It is only natural to be concerned about the safety of any healing method or medical technique. There is no way to come up with an informed decision on whether or not to consider acupuncture treatment without knowing how safe the treatment is.
Is Acupuncture Safe?
We need to take into consideration three separate areas to answer this question: risk of side effects, risk of malpractice, and risk of infection.
The way one might usually think of side effects when it comes to acupuncture treatment, they quite rarely occur. A patient may sometimes go for acupuncture for treatment of a specific condition and may end up being treated of another seemingly unrelated condition. Times may also happen when the patient’s symptoms get worse for a few days following an acupuncture procedure then get better the next few days. There are patients whose symptoms start to improve a few days after their initial acupuncture treatment. People respond differently to acupuncture and there is no telling whether you’ll experience immediate results or experience nothing at all ever after several months of treatment.
The body’s healing ability may also be different from person to person. As is said before, it is difficult to predict how a person responds to the treatment. For those who have experienced results from acupuncture, their process of recuperation may be as different as the manner their body responds to the treatment For some, it may take a few hours to fully recover, while for others, it may take months or even years. Your acupuncturist will tell you during your consultation about any changes you might expect as you go through a course of treatment.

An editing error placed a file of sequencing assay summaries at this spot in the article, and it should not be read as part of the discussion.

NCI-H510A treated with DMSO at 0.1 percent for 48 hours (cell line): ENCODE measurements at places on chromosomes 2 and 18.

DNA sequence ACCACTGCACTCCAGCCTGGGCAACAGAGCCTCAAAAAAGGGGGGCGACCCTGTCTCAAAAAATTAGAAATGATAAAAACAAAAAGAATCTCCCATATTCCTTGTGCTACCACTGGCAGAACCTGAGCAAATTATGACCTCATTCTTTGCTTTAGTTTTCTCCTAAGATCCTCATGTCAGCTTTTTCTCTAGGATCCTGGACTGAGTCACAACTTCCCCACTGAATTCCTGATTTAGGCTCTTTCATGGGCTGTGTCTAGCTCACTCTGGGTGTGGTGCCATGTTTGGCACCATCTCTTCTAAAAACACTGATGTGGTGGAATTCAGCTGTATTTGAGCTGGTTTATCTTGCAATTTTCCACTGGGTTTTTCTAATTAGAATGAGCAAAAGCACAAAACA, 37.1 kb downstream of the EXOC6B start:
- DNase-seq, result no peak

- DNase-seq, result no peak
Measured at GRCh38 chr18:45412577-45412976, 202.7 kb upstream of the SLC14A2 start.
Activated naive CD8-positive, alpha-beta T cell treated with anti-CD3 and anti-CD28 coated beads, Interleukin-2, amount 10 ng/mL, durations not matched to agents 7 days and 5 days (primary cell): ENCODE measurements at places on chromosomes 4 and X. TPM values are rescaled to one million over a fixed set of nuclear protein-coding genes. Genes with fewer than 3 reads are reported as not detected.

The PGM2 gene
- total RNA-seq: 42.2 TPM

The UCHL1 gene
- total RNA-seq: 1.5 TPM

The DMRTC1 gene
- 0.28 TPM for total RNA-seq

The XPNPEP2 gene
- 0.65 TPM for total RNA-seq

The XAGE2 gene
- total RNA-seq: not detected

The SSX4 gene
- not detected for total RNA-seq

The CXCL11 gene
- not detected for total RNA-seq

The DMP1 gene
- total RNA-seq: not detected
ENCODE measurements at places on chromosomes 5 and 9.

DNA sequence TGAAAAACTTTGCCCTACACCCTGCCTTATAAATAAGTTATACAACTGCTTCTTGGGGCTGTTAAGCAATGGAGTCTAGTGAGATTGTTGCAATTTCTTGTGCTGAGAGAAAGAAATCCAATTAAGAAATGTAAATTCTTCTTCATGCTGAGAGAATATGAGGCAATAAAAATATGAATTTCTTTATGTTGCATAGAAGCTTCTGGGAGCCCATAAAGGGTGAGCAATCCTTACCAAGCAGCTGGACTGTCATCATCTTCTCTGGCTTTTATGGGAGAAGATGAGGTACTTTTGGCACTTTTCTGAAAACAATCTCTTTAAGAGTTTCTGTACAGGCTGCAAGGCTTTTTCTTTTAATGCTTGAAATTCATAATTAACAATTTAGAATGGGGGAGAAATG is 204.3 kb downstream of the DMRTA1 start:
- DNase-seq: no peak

Risk of Malpractice
In almost all forms of medical treatment, malpractice can occur. While there is a very low risk of malpractice in acupuncture treatment when compared to Western medicine, mistakes can and do occur. Each year, there may be a few cases of collapsed lungs and punctured organs. To put the safety of acupuncture into proper perspective, from the years 1990-2003, there have only been 0.04% of acupuncturists who were charged with a malpractice claim, according to wrongdiagnosis.com. Compare that to the 68.9% of doctors and 13.6% of dentists who have had a malpractice claim against them during the same time period.
Risk of Infection
In industrialized countries such as the United States, acupuncture is almost always conducted with disposable, single-use, sterile acupuncture needles. A course mandated by most states in the Union called the “Clean Needle Technique” needs to be passed by acupuncturists to minimize the likelihood of infection. This course teaches acupuncturists on how to prevent contamination of acupuncture sites and the needles that may result in infection. If this technique is followed, infections caused by the treatment are extremely minimized.
Still, infections from acupuncture needles have been reported; people with a compromised or weak immune system are highly susceptible to this. In order to avoid the likelihood of infections, you need to ask your acupuncturist if he/she always single-use, disposable, sterile, acupuncture needles. You need to also ask if he/she has passed the “Clean Needle Technique” course. If the acupuncturist answers these two questions with an unqualified yes, then expect a treatment that has a virtually 0% risk of infection.